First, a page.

|Cities||Warren, Rhode Island|
|Towns||Bristol, Rhode Island|
The name Kickamuit is a Narragansett word that has numerous spellings. The river was a major traffic artery during the American Revolutionary War, and supplies traveled upriver daily. By the 1800s, oyster beds were a major revenue source, but effluent from the nearby Parker Mills and general sewage pollution killed most of the oysters by 1910. The Kickamuit River oyster industry was ended with the 1938 New England hurricane.
The Kickamuit River is classified as a Class A, Type II Waterway and open to both recreational activities and shell-fishing.
The river's source is in Rehoboth, Massachusetts in the swamps north of Locust Street in Swansea. From here it flows due south to Swansea and into the Warren Reservoir, which drains approximately 2,300 acres (9.3 km2). The reservoir's dam forms the boundary between fresh and salt water. From the dam it flows generally southwest, then southeast to Mount Hope Bay, passing to the east of the center of the town of Warren, Rhode Island and ending with Bristol, Rhode Island to the west and part of Warren, Rhode Island to the east. The river exits in a passage through the Bristol Narrows into Mount Hope Bay.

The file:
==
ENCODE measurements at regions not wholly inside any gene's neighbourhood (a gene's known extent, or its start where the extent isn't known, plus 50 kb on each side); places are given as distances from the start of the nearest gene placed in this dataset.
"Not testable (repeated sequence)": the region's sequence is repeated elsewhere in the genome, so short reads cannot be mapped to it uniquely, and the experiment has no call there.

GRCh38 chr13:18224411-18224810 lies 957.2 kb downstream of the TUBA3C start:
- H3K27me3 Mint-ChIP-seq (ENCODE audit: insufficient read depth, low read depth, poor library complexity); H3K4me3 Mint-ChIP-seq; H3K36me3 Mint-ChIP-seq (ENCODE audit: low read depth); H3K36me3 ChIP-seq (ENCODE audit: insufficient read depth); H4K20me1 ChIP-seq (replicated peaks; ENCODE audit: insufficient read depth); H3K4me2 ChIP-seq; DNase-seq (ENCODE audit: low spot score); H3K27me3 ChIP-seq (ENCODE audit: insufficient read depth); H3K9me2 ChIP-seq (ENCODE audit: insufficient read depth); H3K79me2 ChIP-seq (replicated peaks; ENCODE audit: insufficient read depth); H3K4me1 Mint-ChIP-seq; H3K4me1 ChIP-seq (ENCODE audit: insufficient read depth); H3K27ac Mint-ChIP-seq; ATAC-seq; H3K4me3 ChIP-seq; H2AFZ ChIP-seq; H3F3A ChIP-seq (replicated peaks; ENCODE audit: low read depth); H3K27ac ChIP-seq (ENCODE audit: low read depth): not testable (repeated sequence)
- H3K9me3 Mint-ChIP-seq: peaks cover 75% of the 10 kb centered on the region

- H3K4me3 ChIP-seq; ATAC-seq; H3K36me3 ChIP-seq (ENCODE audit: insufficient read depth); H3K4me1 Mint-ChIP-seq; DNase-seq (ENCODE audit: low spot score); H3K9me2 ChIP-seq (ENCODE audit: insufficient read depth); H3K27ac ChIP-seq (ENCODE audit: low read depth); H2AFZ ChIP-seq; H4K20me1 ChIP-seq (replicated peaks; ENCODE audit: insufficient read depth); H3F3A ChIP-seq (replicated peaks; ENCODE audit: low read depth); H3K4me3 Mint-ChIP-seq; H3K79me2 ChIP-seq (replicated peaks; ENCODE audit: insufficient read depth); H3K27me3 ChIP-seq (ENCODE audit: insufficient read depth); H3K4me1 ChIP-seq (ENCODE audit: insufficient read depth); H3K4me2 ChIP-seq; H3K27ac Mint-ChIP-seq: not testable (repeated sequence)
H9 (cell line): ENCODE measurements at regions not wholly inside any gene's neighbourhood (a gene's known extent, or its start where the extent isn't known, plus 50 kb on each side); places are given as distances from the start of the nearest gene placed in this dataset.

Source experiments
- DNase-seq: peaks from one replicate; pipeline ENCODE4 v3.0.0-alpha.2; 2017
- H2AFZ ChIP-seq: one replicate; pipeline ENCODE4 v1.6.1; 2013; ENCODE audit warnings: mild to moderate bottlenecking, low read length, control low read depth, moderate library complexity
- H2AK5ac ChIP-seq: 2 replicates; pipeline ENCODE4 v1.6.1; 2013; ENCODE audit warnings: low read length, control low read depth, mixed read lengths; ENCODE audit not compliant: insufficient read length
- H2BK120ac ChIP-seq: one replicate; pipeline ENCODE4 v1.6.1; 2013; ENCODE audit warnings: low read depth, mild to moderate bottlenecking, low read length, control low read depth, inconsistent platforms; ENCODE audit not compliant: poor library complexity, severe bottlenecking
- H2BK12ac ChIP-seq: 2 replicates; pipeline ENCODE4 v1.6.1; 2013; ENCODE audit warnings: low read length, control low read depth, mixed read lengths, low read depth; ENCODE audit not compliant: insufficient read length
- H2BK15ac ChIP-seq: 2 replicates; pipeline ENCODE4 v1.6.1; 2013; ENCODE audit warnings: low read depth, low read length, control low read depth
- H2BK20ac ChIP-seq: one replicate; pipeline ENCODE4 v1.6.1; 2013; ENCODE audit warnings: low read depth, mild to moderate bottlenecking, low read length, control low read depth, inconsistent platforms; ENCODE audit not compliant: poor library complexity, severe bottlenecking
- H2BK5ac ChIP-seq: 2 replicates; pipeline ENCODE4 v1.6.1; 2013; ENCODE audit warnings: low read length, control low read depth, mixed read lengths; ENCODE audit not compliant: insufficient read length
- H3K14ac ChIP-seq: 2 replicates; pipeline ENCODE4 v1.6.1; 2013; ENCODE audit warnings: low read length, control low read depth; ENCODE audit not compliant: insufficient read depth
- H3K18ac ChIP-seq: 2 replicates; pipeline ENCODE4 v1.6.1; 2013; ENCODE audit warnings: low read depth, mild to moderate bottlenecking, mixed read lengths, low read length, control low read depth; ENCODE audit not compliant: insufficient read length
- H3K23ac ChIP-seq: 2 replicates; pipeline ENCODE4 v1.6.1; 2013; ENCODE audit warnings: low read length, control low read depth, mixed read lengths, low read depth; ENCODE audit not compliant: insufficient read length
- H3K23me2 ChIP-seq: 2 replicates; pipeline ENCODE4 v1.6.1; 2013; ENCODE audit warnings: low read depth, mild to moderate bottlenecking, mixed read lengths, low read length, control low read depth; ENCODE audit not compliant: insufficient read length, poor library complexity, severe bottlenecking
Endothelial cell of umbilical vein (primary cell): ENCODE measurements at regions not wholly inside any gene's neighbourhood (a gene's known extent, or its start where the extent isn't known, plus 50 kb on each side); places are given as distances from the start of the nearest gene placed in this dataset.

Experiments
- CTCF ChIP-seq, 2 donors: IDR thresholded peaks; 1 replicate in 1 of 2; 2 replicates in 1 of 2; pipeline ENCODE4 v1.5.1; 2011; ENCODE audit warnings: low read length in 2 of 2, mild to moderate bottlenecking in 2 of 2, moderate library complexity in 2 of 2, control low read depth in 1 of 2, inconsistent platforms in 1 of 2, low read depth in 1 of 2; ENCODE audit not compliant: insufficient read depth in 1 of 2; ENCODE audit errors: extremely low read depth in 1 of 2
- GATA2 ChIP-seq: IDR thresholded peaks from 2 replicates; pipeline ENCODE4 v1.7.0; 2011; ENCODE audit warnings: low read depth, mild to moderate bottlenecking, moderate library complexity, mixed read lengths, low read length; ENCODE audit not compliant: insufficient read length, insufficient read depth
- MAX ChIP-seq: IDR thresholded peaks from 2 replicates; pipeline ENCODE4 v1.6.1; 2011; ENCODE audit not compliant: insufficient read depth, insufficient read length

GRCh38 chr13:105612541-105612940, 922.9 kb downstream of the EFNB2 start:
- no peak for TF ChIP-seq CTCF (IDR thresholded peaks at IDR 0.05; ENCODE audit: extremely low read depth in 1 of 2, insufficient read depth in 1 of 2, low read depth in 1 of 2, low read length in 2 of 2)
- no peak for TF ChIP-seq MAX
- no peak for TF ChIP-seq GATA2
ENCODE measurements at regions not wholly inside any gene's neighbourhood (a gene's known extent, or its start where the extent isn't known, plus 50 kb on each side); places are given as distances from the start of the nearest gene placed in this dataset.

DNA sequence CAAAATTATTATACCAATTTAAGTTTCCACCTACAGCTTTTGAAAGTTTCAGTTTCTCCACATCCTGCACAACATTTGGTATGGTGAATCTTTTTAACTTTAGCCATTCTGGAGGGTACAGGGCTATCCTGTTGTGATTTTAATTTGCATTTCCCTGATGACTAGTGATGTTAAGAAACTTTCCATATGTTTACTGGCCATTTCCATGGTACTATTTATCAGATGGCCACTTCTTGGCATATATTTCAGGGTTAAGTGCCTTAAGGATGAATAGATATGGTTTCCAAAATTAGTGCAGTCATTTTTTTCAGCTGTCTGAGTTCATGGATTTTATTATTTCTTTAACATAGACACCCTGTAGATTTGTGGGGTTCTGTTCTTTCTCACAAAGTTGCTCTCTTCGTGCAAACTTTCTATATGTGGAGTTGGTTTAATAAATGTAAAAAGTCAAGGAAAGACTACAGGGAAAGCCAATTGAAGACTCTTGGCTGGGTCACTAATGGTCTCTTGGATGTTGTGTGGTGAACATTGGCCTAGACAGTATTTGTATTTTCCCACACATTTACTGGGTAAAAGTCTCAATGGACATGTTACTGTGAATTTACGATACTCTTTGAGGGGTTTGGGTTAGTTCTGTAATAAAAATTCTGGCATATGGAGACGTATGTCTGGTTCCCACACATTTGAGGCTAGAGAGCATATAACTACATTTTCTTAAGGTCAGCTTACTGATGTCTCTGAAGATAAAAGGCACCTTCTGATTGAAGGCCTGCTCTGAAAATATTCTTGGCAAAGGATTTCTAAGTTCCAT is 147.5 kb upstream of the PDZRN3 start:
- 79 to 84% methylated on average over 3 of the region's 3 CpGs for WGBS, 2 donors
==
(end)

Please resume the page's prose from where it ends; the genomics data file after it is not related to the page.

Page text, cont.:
Below is a list of crossings over the Kickamuit River. The list starts at the headwaters and goes downstream.
- Swansea, Massachusetts
- Warren, Rhode Island
- Schoolhouse Road
- Child Street (RI 103)
Heath Brook is the Kickamuit River's only named tributary, though it has many unnamed streams that also feed it.
- Maps from the United States Geological Survey
- Environmental Protection Agency
- American Indian Place Names In Rhode Island
- Black, Billy. "Educational Video on the Kickemuit River Fish Ladder, Warren, Rhode Island" (YouTube video). Kickemuit River Council. Retrieved 6 January 2021.